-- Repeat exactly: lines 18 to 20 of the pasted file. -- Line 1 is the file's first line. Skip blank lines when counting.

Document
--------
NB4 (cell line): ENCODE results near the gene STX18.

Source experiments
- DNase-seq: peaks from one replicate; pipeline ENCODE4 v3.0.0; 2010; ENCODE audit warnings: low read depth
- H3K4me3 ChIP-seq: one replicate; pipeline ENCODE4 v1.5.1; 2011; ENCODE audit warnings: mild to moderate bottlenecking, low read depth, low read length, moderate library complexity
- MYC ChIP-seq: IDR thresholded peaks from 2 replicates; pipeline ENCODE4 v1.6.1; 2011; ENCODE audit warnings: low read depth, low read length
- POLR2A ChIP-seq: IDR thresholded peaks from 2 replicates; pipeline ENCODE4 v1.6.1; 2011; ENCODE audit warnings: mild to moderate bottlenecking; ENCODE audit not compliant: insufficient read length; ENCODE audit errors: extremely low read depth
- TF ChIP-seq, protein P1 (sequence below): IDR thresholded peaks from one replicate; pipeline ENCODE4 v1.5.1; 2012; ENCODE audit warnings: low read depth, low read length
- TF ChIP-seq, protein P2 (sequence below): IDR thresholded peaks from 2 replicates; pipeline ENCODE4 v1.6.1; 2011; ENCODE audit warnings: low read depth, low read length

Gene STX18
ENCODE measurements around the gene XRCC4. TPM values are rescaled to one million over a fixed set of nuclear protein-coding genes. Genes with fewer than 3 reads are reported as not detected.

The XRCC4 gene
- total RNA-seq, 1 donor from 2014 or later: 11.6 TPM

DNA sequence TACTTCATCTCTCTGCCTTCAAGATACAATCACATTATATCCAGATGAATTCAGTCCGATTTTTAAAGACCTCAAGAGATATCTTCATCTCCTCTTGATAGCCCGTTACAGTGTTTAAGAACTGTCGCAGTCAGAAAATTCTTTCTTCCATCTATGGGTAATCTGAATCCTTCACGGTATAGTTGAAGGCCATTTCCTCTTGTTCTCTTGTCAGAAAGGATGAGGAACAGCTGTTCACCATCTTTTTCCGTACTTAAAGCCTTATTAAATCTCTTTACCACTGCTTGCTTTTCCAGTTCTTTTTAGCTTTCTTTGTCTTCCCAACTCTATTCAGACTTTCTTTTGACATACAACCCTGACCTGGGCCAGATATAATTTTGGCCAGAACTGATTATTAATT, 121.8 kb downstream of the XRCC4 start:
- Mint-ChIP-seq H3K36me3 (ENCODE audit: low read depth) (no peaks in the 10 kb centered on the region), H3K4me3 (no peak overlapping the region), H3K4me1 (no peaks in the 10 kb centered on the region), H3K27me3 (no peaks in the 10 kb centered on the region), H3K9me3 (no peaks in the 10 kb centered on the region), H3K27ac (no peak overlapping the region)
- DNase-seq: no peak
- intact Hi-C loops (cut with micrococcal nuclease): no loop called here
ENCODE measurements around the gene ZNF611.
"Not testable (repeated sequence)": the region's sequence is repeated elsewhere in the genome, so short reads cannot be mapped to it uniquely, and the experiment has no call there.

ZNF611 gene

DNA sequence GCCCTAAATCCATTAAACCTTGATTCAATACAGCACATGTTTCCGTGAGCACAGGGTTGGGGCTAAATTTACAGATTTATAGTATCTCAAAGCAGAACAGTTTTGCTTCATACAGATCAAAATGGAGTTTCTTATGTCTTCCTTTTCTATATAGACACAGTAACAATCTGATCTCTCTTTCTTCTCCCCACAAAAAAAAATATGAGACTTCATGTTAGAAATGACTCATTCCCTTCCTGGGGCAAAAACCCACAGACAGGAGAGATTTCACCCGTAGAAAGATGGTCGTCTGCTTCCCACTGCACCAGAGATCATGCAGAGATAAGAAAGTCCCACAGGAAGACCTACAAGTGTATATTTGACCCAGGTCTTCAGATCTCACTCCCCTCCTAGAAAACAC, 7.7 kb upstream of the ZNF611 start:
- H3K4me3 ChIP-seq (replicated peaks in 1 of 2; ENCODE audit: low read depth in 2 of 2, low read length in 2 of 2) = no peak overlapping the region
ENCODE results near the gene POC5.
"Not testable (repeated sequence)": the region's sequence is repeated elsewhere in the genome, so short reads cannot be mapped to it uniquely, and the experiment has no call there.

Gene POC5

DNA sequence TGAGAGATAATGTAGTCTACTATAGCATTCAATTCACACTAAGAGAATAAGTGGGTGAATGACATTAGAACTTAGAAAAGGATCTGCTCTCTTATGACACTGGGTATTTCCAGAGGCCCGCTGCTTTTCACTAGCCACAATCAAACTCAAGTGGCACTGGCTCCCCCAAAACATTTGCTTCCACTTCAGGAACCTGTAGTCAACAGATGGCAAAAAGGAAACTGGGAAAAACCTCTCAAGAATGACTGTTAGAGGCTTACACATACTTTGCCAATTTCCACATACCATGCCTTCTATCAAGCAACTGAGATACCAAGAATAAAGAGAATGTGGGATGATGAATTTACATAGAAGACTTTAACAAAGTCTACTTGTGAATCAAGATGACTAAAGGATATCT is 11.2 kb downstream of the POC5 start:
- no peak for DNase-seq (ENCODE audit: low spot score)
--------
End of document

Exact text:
"Not testable (repeated sequence)": the region's sequence is repeated elsewhere in the genome, so short reads cannot be mapped to it uniquely, and the experiment has no call there.

ZNF611 gene

DNA sequence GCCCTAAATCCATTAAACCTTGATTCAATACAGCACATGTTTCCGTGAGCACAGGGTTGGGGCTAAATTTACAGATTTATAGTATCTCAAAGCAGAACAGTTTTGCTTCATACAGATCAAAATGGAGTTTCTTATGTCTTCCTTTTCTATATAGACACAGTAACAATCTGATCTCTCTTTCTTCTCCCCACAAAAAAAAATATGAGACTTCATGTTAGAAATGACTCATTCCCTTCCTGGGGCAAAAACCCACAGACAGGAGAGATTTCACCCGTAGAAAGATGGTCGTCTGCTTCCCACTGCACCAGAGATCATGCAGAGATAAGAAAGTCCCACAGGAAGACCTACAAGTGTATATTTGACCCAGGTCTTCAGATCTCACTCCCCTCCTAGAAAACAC, 7.7 kb upstream of the ZNF611 start: